Kokua Line
June Watanabe

Kalanimoku office
behind on yardwork

Question: Who owns the Kalanimoku Building? Why is it in such dreadful condition? All the trees and bushes and grass around it are dying, and there's garbage all over the place. Who should we complain to?

Answer: The state-owned Kalanimoku Building at 1151 Punchbowl St., across from the state Capitol, is headquarters for the Department of Accounting and General Services and the Department of Land and Natural Resources.

DAGS provides building and ground maintenance, and custodial service for the building, as well as other state facilities.

Russ Saito, head of DAGS, acknowledged your assessment, saying, "The poor condition of the grounds is a combination of several things, including neglect based on resource limitations."

Volunteers with DLNR's Forestry and Wildlife Division will be sprucing up the overgrown native Hawaiian garden outside the director's office this weekend. DLNR had permission to create the special garden a while ago.

Meanwhile, native wiliwili trees are being attacked by tiny wasps, just recently identified, that are defoliating and threatening to kill wiliwili and coral trees around the state.

State Department of Agriculture and University of Hawaii personnel are trying to find a solution, Saito said.

As for other areas around the Kalanimoku Building, Saito said workers will be weeding and cutting back, essentially trying to restore the lawai ferns and other plantings.

In an earlier complaint about the state of the Iolani Palace grounds, Saito told "Kokua Line" (May 22) that maintenance at all state properties was a big problem, citing aging irrigation systems and equipment and a shortage of maintenance crews.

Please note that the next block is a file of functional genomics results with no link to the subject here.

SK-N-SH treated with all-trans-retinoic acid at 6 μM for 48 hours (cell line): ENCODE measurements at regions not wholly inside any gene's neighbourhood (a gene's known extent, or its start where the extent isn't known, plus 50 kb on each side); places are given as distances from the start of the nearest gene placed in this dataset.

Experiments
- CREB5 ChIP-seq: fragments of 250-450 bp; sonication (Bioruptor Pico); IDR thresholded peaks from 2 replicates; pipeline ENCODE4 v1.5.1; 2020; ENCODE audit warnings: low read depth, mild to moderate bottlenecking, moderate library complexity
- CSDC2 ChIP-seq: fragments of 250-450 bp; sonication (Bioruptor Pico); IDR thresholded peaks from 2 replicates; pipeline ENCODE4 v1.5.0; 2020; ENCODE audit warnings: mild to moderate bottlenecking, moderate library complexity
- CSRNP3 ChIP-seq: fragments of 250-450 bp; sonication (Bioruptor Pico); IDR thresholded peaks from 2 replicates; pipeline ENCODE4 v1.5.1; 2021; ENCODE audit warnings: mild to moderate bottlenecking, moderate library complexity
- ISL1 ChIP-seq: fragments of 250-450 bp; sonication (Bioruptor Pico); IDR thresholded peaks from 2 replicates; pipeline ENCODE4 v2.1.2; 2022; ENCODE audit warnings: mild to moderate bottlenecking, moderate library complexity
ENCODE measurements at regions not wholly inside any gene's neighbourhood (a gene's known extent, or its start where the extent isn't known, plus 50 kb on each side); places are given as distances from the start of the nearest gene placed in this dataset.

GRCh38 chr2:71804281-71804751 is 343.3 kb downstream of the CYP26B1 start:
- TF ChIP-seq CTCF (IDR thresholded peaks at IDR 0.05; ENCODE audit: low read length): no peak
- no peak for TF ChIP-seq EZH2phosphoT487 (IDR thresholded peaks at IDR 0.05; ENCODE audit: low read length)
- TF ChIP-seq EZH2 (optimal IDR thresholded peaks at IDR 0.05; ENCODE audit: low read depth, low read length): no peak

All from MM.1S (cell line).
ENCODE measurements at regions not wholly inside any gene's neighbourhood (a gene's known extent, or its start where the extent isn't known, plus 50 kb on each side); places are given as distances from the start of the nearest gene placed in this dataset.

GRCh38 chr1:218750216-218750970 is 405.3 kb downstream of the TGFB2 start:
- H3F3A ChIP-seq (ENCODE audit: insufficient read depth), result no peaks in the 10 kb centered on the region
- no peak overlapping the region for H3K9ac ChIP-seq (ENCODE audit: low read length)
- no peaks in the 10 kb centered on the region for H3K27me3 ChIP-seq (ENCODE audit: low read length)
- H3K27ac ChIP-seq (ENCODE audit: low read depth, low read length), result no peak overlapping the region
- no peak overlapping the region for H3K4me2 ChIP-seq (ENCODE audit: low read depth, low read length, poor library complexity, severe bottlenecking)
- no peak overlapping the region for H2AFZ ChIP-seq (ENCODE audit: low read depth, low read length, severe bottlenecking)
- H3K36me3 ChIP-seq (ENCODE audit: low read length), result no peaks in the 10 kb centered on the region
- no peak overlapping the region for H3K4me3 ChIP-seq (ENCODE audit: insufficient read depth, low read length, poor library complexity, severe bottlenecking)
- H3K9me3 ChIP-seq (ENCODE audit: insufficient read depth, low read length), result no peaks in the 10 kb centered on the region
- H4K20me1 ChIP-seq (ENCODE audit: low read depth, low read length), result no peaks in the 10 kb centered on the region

He currently is in the midst of visiting all properties under DAGS' purview. On Oahu this includes 42 facilities, from the state Capitol to the Kakuhihewa Building in Kapolei, the Wahiawa and Kaneohe civic centers, 25 public libraries and four cemeteries, he said.

To bring facilities up to par, Saito said he was trying first to determine if the state has the staff that is needed. That involves tallying the "total acreage that we're taking care of," then dividing that by the number of workers. He will then compare the figures with commercial landscaping/maintenance companies.

His challenge to groundskeeping managers is to keep state grounds "as well as a good commercial company would."

While prison work lines are used whenever possible, Saito said, "It's clear that we need to find ways to use our resources more effectively, as well as obtain more resources to address specific areas of concern."

One big problem is that "we don't have enough people dedicated to just maintaining sprinklers," which continually are breaking down, he said.

Overall, "It's a big task, but we are confident we can show some improvements as a result," he said.


See the Columnists section for some past articles.

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